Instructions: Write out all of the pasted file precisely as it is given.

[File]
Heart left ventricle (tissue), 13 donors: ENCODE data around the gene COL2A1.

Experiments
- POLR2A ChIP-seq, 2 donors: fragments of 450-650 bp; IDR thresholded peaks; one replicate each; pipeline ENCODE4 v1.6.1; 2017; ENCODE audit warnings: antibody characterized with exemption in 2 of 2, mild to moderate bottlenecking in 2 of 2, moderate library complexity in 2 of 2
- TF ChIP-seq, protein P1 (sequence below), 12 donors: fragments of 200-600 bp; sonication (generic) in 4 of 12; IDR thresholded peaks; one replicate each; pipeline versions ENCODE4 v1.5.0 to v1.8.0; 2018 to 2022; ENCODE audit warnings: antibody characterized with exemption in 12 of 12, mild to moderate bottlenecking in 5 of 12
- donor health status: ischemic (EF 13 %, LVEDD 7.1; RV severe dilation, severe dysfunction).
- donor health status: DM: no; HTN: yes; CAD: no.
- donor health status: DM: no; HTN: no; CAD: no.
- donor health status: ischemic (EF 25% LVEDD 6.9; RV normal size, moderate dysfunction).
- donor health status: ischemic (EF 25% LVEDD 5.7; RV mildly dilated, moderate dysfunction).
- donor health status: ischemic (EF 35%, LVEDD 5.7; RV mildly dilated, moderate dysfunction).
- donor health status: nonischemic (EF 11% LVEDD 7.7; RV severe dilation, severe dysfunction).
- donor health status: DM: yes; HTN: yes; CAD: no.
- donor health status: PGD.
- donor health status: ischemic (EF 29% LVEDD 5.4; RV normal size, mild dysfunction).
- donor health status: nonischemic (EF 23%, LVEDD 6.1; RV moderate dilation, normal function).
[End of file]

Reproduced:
Heart left ventricle (tissue), 13 donors: ENCODE data around the gene COL2A1.

Experiments
- POLR2A ChIP-seq, 2 donors: fragments of 450-650 bp; IDR thresholded peaks; one replicate each; pipeline ENCODE4 v1.6.1; 2017; ENCODE audit warnings: antibody characterized with exemption in 2 of 2, mild to moderate bottlenecking in 2 of 2, moderate library complexity in 2 of 2
- TF ChIP-seq, protein P1 (sequence below), 12 donors: fragments of 200-600 bp; sonication (generic) in 4 of 12; IDR thresholded peaks; one replicate each; pipeline versions ENCODE4 v1.5.0 to v1.8.0; 2018 to 2022; ENCODE audit warnings: antibody characterized with exemption in 12 of 12, mild to moderate bottlenecking in 5 of 12
- donor health status: ischemic (EF 13 %, LVEDD 7.1; RV severe dilation, severe dysfunction).
- donor health status: DM: no; HTN: yes; CAD: no.
- donor health status: DM: no; HTN: no; CAD: no.
- donor health status: ischemic (EF 25% LVEDD 6.9; RV normal size, moderate dysfunction).
- donor health status: ischemic (EF 25% LVEDD 5.7; RV mildly dilated, moderate dysfunction).
- donor health status: ischemic (EF 35%, LVEDD 5.7; RV mildly dilated, moderate dysfunction).
- donor health status: nonischemic (EF 11% LVEDD 7.7; RV severe dilation, severe dysfunction).
- donor health status: DM: yes; HTN: yes; CAD: no.
- donor health status: PGD.
- donor health status: ischemic (EF 29% LVEDD 5.4; RV normal size, mild dysfunction).
- donor health status: nonischemic (EF 23%, LVEDD 6.1; RV moderate dilation, normal function).